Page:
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Judge Brett Kavanaugh

Republican members of the Senate Judiciary Committee are asking the Justice Department for an update on the status of criminal referrals of false testimony made by four individuals during the confirmation hearings of Justice Brett Kavanaugh to the U.S. Supreme Court.

"These criminal referrals were not made lightly. In each of the … cases, the referred individual made false allegations against then-Judge Kavanaugh. These allegations were taken seriously and carefully investigated by committee staff, resulting in the diversion of significant resources," said the letter from Sens. Chuck Grassley, R-Iowa; Judiciary Committee Chairman Lindsey Graham, R-S.C.; Mike Lee, R-Utah; Ted Cruz, R-Texas; John Cornyn, R-Texas; Mike Crapo, R-Idaho;Thom Tillis, R-N.C.; John Kennedy, R-La.; and Marsha Blackburn, R-Tenn.

It was addressed to Attorney General William Barr and FBI Director Christopher Wray.

Democrats fretting that President Trump's nomination of Kavanaugh could lead to the overturn of the Roe v. Wade abortion ruling solicited testimony from women who claimed they were sexually assaulted by Kavanaugh when they were in college.

The salacious accusations have continued since his confirmation. The New York Times recently reported a new allegation, citing a book. But the Times left out the fact that the alleged victim says she doesn't remember the incident.

WND columnist David Harsanyi said the Democrats' "smearing of Brett Kavanaugh is about delegitimizing the Supreme Court – the only institution that will inhibit the progressive agenda no matter who wins elections."

"In the mind of Democrats, conservative justices aren't merely wrong; they're nefarious, racist and extremist. So it's not surprising that virtually any smear against Kavanaugh is rationalized. In this world, the accused, rather than the accuser, bears the 'burden of proof.' In this world, hucksters like Michael Avenatti are turned into experts, and major news outlets will eagerly repeat and spread slander as news."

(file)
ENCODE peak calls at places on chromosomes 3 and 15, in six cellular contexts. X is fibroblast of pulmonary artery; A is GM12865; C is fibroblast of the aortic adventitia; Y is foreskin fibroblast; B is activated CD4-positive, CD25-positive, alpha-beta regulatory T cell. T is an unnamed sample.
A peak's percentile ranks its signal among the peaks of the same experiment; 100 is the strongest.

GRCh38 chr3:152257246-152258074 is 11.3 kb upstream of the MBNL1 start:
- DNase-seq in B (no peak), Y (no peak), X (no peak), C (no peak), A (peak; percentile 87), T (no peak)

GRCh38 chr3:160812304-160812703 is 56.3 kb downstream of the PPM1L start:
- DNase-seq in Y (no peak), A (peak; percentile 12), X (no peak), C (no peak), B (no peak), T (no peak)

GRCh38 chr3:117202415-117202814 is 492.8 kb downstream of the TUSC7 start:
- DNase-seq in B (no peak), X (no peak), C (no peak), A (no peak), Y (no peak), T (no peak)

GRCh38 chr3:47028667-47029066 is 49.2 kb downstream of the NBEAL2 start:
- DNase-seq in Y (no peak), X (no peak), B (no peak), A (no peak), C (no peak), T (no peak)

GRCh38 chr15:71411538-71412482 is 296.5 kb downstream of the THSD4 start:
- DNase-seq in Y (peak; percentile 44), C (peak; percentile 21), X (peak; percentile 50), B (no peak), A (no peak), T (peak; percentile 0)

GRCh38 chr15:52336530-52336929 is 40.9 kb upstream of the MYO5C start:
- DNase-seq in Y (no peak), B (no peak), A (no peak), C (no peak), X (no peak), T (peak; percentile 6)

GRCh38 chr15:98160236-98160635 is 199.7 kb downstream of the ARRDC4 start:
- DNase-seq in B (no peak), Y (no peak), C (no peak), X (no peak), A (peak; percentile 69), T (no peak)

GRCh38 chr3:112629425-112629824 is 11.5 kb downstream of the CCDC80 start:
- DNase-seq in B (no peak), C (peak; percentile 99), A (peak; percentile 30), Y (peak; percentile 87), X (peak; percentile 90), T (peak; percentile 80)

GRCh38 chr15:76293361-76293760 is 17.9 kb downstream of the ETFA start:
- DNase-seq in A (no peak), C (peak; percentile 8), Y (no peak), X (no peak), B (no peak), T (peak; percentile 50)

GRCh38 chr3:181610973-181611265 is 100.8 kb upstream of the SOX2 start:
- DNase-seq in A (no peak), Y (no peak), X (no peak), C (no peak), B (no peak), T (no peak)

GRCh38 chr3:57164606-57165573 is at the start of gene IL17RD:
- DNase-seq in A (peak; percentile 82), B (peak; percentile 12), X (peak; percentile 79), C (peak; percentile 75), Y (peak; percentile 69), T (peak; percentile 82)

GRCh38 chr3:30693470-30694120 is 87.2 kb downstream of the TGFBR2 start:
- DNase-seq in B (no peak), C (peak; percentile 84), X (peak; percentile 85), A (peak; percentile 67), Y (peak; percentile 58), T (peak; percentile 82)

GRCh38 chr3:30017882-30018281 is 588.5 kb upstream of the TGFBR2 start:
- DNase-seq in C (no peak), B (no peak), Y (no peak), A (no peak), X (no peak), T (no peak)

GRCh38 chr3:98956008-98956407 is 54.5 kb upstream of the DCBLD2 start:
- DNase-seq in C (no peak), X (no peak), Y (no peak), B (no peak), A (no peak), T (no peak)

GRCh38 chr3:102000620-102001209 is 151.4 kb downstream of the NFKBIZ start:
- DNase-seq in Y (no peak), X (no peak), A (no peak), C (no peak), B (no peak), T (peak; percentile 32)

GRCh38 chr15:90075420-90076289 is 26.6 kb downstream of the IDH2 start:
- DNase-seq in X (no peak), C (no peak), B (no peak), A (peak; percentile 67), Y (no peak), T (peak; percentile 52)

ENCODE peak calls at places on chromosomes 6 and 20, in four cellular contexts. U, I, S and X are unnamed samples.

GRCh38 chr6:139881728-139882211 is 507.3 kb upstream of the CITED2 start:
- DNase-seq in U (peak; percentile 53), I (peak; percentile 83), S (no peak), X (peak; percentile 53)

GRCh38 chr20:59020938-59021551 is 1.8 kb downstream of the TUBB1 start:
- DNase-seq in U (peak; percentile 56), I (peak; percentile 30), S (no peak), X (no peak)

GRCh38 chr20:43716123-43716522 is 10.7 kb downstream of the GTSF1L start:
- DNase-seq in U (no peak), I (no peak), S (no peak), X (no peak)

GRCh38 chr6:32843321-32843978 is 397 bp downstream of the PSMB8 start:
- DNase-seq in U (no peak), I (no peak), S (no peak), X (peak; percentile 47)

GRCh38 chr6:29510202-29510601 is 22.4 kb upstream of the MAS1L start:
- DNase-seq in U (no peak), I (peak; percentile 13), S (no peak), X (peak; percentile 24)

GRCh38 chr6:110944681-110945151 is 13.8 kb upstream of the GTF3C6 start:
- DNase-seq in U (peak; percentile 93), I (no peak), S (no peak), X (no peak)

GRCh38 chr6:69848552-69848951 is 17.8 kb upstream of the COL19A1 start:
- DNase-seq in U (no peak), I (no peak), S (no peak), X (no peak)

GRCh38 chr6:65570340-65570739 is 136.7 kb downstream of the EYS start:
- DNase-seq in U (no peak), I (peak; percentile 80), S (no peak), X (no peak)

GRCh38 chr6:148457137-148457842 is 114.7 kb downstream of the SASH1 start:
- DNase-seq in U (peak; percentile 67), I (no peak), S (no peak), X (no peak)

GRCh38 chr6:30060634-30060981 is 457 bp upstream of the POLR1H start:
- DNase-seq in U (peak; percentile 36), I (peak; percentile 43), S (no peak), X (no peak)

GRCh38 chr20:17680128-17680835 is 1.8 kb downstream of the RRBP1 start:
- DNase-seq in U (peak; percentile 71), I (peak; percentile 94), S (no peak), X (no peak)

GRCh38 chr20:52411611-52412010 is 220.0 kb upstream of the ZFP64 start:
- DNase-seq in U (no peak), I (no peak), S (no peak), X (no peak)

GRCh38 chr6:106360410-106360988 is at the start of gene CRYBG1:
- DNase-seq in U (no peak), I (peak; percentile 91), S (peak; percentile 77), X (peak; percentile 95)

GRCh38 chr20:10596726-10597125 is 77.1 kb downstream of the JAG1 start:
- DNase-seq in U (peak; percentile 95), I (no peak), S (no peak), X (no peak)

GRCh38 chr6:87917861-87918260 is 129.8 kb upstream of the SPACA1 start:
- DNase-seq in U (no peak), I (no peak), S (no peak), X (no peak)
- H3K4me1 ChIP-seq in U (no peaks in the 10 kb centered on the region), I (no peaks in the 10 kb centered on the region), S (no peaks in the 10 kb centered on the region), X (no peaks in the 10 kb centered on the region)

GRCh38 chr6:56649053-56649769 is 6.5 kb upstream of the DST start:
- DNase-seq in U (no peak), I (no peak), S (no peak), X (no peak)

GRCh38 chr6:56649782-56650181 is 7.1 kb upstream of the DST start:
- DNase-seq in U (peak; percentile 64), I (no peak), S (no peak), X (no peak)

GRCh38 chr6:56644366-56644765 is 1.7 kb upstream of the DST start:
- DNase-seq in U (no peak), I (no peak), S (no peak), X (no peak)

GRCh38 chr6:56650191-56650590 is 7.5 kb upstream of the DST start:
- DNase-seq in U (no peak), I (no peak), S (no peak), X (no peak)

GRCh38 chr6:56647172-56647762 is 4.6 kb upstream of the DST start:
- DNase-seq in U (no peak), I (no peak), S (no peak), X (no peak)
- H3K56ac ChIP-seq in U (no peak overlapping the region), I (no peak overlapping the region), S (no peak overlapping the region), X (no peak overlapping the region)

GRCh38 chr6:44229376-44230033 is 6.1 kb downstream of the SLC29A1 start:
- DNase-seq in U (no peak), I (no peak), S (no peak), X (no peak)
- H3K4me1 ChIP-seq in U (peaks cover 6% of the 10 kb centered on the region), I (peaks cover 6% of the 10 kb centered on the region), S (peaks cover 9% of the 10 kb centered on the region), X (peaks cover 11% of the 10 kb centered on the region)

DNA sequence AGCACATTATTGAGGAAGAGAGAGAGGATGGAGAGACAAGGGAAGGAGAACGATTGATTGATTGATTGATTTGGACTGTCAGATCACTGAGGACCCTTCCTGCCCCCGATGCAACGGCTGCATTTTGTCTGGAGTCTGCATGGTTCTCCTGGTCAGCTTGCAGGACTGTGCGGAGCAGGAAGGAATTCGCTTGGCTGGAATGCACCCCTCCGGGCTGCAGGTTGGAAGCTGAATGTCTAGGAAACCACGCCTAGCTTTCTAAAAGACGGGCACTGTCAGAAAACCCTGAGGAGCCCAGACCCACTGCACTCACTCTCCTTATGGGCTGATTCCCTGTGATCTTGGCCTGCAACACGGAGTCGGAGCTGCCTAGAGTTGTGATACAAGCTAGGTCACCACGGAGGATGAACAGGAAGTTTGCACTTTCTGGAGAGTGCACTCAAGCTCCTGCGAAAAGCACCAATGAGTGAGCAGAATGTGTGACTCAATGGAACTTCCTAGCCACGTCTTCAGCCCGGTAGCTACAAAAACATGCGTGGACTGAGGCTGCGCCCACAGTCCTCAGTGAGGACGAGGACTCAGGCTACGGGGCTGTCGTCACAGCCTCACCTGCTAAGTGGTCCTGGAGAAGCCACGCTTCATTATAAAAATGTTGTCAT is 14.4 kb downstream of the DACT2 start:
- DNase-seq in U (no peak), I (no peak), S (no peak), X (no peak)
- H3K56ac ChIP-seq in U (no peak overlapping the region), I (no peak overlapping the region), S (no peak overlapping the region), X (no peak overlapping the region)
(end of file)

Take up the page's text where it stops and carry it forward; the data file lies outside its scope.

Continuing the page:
He noted the Times was "caught in a blatantly unprofessional act" and "was forced to add an editor's note that debunked the most newsworthy aspect of their own article."

The four individuals referred for criminal charges are accused of "the submission of materially false statements to the committee, obstruction of Congress and conspiracy to submit false statements or obstruct Congress."

They "did not" participate in the confirmation process in good faith, the senators wrote.

"The first referral, dated September 29, 2018, relates to a false allegation made by an individual who told the Committee that he had direct knowledge that Judge Kavanaugh assaulted a close friend on a boat in the harbor at Newport, Rhode Island in 1985. After the Committee extensively questioned Judge Kavanaugh about the allegation, the individual recanted and apologized on social media for making the false allegation."

In another instance, the committee found the witnesses "had a long history of credibility issues and may have criminally conspired to mislead the commission and obstruct its investigation."

In a third case, an alleged victim "denied the key allegations" made by another witness, stating that the witness had "twisted her words."

Another witness, who claimed to have written a letter accusing Kavanaugh of rape, admitted she lied.

She never had met Kavanaugh.

"It is illegal to make materially false, fictitious, or fraudulent statements to congressional investigators. It is illegal to obstruct committee investigations," the senators warned.

"It is important to protect the constitutional process from being hijacked by bad actors involved in insidious partisan operations. The committee can bring bad actors to the attention of law enforcement and the American people by being as transparent as possible about its investigative findings. However, it is up to the FBI and the Justice Department to hold those who mislead Congress accountable for the criminal aspects of their behavior," the letter said.


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